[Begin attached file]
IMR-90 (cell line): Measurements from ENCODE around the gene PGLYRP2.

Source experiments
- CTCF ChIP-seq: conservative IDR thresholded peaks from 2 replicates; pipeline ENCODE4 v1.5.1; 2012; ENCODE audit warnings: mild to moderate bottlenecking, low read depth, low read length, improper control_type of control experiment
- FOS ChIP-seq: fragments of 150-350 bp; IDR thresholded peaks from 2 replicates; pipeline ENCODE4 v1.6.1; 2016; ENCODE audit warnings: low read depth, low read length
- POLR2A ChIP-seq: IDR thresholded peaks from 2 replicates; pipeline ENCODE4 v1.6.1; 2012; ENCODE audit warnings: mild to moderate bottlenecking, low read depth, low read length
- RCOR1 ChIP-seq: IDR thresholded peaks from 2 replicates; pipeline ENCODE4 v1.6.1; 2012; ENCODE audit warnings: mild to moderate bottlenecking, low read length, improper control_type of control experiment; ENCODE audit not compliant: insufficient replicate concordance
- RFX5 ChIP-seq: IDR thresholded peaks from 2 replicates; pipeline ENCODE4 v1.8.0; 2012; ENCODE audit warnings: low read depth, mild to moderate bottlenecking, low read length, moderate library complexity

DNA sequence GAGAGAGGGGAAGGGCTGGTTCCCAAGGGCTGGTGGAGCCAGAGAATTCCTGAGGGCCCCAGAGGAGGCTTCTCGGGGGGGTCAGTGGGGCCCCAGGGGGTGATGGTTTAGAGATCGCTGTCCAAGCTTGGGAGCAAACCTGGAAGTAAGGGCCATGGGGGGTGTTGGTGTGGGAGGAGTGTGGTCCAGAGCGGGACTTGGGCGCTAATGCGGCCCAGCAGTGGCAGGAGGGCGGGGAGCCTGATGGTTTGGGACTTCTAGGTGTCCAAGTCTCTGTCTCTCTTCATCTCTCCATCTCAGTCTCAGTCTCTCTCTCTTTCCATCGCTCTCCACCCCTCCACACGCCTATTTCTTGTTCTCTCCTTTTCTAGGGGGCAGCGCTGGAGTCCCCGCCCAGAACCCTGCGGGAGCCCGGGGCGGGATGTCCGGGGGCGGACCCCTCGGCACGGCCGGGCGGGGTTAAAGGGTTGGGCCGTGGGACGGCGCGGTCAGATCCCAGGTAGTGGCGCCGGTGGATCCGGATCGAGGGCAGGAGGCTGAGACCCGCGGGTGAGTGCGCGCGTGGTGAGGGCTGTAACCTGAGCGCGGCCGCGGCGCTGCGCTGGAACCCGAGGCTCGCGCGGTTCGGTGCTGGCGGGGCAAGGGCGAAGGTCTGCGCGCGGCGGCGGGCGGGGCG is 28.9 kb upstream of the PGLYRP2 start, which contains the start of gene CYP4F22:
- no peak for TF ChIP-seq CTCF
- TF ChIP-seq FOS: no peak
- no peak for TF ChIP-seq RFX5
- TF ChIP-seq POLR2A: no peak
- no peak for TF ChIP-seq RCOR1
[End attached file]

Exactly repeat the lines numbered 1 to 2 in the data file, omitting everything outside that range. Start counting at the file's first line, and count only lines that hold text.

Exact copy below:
IMR-90 (cell line): Measurements from ENCODE around the gene PGLYRP2.

Source experiments